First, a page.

In the 1920s, Boasian anthropology triumphed over race realism in the social sciences while Madison Grant and the eugenicist Harry Laughlin succeeded in persuading Congress to restrict immigration to preserve the Nordic race. The Immigration Acts of 1917, 1921 and 1924 were the highwater mark of immigration restriction in American history. The Supreme Court’s ruling in Buck v. Bell (1927) that “three generations of imbeciles are enough” was the highwater mark of the eugenics movement. The Second Klan was the highwater mark of White Nationalism. Henry Ford naming the The International Jew: The World’s Problem in The Dearborn Independent was the highwater mark of anti-Semitism.
Roderick Nash is correct that the 1920s was a Janus-faced decade. It was a time of transition between the old values of Victorian America and the new values of Modern America. Irving Babbitt and the New Humanists squaring off with the Modernists over the basis of value is one example of this. Walter Lippmann’s attempt to justify traditional moral values on the basis of pragmatism, relativism and social science is another example. The Protestant churches losing control over young Losters is another example. The demise of genteel manners among the young is another example. Everything was in flux across the board which is reflected in both the existentialism of Hemingway and Fitzgerald’s novels as well as the Fundamentalists doubling down on the literal truth of the Bible.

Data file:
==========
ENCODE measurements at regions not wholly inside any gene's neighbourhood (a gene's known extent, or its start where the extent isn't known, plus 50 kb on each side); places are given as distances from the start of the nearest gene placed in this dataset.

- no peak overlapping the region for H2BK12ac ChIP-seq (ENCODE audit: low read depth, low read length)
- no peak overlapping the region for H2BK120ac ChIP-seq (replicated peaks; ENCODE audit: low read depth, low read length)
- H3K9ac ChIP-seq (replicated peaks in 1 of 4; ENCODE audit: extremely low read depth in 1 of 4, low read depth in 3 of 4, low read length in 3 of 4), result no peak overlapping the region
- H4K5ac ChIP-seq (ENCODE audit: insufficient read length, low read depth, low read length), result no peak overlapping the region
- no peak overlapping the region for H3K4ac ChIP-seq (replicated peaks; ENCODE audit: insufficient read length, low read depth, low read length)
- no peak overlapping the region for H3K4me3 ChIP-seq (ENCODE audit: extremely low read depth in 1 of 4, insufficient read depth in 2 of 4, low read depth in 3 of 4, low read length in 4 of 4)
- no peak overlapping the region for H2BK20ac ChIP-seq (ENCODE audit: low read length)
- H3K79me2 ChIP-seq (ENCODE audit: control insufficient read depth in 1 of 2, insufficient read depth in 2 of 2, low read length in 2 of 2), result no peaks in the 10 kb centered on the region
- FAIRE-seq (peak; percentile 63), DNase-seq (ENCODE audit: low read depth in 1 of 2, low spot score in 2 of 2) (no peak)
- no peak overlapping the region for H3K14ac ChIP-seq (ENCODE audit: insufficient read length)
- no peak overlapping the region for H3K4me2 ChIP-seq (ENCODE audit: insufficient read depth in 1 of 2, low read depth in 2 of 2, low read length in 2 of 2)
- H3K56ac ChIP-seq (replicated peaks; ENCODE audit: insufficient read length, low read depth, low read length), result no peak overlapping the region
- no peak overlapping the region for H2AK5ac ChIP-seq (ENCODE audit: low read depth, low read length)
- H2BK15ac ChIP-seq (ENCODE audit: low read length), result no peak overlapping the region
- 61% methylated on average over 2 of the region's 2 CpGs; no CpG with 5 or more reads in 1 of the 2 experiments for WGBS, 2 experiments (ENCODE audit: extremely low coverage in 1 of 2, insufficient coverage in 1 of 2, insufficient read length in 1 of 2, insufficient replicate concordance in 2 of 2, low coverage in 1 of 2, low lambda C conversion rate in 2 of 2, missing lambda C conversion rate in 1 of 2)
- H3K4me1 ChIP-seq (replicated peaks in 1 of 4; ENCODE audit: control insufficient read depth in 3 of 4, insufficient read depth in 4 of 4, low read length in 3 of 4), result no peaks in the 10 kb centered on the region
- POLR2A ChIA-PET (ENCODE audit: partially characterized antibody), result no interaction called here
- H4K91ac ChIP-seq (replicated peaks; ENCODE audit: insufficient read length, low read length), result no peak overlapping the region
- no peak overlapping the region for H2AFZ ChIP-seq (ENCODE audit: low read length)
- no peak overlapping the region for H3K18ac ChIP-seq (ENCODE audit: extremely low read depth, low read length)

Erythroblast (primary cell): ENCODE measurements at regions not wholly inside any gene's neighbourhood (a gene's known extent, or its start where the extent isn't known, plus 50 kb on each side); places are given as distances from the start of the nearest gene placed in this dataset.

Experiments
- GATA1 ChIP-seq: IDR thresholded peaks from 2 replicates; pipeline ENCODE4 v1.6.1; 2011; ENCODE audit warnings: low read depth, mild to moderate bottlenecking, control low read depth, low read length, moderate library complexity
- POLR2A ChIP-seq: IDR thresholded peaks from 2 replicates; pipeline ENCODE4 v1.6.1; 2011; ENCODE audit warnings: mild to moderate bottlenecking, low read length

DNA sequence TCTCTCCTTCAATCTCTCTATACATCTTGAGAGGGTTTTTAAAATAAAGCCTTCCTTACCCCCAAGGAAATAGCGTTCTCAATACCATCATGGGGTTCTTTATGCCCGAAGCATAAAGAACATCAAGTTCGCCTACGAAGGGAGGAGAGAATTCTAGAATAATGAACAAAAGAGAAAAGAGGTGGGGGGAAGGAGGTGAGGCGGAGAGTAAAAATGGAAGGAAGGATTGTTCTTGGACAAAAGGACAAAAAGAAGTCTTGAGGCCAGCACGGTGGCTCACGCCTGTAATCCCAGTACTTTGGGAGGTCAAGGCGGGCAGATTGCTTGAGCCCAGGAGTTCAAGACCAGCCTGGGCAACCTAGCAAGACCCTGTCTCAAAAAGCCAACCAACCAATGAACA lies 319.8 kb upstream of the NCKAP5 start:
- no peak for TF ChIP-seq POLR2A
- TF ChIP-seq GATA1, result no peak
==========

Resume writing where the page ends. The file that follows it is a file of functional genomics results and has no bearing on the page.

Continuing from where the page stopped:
In retrospect, we can look back at the 1910s as the decade in which Modernism arrived in the United States and influenced a vanguard of young people who were concentrated in Chicago and New York City. The pragmatism of William James and John Dewey gained traction in high culture. There was only a hairline fracture in the cultural consensus of Victorian America. World War I demolished that consensus. Then in the 1920s, it widened into a crack between a significant number of Americans. It is important to emphasize though that the rift at this time was still relatively small, but elite values, beliefs and attitudes were changing. The overwhelming majority of Americans still clung to traditional Victorian values particularly in the rural South and West, but there were now more young Moderns in the Eastern cities.